Jim and Gene I’m talking about the stainless steel ones. I know from experience that they can still rust some eventually, but I suppose, like you say Jim, that the rough surface where it’s cut will just rust faster than the rest it if it isn’t protected with some surface coating.

This came up because my son is revamping a unique bike he got some years ago which was a prototype with a special aluminum frame. It is pretty cool. He is mounting even higher quality components on it and also hydraulic brakes, and the assembly for that is where the screw will be used. Unlike myself he is extremely particular with even the smallest details of what he is doing. I admire that, but I get a lot of questions, some of which I can’t answer, like this one. So I appreciate the help.

-- Mike, an American living in Norway.

View stefang's profile

stefang

12576 posts in 1933 days


#7 posted 455 days ago

Thanks Junebug, I can’t get it in Norway.

-- Mike, an American living in Norway.

View Dave's profile

Dave

11142 posts in 1439 days


#8 posted 455 days ago

Mike place the highest polish on the part you remove. This will prevent it longer.

-- Superdav "No matter where you go - there you are." http://chiselandforge.com

View stefang's profile

stefang

12576 posts in 1933 days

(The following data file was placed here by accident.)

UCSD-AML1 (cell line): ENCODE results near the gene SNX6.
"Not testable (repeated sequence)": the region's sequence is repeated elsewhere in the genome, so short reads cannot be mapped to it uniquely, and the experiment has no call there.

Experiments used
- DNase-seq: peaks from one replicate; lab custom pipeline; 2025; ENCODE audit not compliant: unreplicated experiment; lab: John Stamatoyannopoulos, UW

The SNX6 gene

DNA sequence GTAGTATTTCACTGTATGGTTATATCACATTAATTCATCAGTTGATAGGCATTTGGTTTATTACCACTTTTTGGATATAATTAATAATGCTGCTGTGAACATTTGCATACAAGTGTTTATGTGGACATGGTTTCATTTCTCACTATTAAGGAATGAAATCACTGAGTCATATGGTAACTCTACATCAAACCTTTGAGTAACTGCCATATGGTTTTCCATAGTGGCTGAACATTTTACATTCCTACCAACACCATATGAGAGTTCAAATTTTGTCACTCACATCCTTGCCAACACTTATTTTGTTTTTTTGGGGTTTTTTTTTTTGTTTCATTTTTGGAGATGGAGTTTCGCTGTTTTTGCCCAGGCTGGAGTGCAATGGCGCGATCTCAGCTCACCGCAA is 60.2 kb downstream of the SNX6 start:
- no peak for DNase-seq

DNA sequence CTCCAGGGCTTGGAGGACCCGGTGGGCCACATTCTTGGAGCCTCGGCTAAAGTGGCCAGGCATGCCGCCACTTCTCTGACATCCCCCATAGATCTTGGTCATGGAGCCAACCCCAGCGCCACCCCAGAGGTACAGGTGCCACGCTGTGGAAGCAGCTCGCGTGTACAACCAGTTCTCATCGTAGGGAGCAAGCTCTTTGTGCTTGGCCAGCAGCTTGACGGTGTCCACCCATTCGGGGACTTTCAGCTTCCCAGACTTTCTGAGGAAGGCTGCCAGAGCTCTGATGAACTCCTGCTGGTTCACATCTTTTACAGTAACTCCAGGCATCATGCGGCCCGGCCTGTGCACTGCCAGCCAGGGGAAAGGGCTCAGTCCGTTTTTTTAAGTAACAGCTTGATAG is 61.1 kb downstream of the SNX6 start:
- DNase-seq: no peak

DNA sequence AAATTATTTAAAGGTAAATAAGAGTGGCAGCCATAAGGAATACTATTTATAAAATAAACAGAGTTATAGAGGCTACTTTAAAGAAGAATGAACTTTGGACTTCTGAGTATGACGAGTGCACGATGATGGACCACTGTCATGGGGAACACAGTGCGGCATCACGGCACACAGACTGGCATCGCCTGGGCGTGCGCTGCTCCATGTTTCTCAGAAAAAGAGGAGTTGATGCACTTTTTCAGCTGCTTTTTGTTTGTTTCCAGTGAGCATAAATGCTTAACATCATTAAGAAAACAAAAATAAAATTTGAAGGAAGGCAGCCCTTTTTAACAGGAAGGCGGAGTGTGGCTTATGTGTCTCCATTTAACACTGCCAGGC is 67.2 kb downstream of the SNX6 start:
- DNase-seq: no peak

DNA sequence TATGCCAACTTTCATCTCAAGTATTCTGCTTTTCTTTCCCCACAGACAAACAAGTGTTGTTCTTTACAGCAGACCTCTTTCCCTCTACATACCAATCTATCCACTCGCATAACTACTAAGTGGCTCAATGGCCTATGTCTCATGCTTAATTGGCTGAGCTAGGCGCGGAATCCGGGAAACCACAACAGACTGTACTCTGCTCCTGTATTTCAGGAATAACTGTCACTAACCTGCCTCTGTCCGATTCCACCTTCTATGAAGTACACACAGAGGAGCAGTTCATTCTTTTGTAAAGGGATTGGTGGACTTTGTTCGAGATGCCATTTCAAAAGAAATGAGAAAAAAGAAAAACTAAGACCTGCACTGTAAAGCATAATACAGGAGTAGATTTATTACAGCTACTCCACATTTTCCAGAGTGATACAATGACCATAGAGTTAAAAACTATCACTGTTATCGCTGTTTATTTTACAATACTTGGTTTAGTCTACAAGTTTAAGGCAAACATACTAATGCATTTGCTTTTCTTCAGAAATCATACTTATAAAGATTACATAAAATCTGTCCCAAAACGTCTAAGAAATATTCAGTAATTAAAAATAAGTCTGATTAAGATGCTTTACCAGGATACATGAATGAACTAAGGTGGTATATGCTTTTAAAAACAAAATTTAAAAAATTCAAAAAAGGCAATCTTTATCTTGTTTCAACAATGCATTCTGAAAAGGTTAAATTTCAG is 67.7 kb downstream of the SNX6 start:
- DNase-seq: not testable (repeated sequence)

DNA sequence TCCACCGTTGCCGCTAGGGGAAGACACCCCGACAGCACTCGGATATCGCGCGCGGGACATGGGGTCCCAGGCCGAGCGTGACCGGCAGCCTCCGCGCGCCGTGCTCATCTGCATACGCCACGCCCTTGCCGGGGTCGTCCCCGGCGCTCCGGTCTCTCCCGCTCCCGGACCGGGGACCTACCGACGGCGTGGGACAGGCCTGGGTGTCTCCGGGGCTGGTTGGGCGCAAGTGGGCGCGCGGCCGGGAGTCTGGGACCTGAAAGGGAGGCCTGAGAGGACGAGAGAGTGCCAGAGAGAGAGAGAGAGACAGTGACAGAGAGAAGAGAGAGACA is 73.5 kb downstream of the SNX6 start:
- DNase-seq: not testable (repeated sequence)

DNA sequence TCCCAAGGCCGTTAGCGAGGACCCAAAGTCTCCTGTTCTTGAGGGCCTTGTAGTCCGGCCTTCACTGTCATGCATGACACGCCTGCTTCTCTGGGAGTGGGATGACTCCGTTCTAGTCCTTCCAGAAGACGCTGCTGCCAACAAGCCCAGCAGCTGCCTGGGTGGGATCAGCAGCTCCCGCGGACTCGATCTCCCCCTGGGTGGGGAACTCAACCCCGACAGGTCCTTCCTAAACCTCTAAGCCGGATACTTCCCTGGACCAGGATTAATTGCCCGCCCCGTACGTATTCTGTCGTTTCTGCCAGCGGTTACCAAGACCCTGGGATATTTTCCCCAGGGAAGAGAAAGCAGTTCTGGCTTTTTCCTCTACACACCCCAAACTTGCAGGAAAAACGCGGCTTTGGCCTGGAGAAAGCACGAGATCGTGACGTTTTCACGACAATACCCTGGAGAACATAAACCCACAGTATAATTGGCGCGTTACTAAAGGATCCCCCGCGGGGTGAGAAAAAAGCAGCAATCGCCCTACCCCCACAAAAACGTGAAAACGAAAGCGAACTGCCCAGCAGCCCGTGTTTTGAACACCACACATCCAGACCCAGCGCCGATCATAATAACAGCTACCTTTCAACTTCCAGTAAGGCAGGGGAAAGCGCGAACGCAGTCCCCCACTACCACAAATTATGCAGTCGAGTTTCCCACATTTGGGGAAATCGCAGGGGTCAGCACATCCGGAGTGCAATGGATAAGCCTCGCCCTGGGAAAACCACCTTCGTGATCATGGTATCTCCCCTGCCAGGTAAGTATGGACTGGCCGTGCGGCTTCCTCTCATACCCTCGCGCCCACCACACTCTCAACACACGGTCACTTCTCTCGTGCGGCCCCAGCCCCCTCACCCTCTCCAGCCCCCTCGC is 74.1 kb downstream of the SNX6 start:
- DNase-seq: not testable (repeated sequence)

#9 posted 455 days ago

Dave, but if I polish the part I remove how will that help the part to be used?, Lol. Thanks Dave I do get it and I will do it.

-- Mike, an American living in Norway.

View Tim Dahn's profile

Tim Dahn

1460 posts in 2164 days


#10 posted 454 days ago

Mike,
Stainless surgical instruments are protected from there harsh environments by a process called passivation (also called pickling), read here about Passivation of stainless. It seems the key here is to be sure the end of the bolt/screw has no contaminants and is polished passivation, can be done with citric acid.

-- Good judgement comes from experience and experience comes from poor judgement.

View stefang's profile

stefang

12576 posts in 1933 days


#11 posted 454 days ago

Thanks Tim. The job is already done. Luckily I didn’t have to cut off much, so I was able to do it very accurately on the grinder. After grinding, I polished the ends to a chrome like finish just as you suggest.

-- Mike, an American living in Norway.

View Dave's profile

Dave

11142 posts in 1439 days


#12 posted 454 days ago

Mike sorry I speak redneck, sorry. You get it. ;)

-- Superdav "No matter where you go - there you are." http://chiselandforge.com

View BertFlores58's profile

BertFlores58

1644 posts in 1521 days